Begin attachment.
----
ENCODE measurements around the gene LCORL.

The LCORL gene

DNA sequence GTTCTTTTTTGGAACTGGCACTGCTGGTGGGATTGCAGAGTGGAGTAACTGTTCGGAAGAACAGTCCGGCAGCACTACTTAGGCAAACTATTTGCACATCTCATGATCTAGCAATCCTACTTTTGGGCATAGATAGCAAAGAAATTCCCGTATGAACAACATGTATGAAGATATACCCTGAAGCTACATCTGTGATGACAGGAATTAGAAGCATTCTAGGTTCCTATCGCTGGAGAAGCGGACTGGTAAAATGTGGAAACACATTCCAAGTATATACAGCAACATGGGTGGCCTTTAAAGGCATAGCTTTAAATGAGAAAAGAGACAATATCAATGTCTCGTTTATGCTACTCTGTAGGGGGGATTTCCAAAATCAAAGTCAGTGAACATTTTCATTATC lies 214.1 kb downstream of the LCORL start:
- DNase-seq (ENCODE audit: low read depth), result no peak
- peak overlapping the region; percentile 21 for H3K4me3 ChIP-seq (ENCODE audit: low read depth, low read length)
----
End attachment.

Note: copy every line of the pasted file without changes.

ENCODE measurements around the gene LCORL.

The LCORL gene

DNA sequence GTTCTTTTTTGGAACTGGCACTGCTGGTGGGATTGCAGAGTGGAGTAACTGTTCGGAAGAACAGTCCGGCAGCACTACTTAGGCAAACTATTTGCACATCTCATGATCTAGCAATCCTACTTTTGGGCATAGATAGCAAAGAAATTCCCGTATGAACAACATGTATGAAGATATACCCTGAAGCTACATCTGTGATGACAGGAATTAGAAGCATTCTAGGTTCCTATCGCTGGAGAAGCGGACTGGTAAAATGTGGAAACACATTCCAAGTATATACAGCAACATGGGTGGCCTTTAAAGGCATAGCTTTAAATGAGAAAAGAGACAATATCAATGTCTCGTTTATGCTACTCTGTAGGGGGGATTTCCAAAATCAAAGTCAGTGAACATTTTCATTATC lies 214.1 kb downstream of the LCORL start:
- DNase-seq (ENCODE audit: low read depth), result no peak
- peak overlapping the region; percentile 21 for H3K4me3 ChIP-seq (ENCODE audit: low read depth, low read length)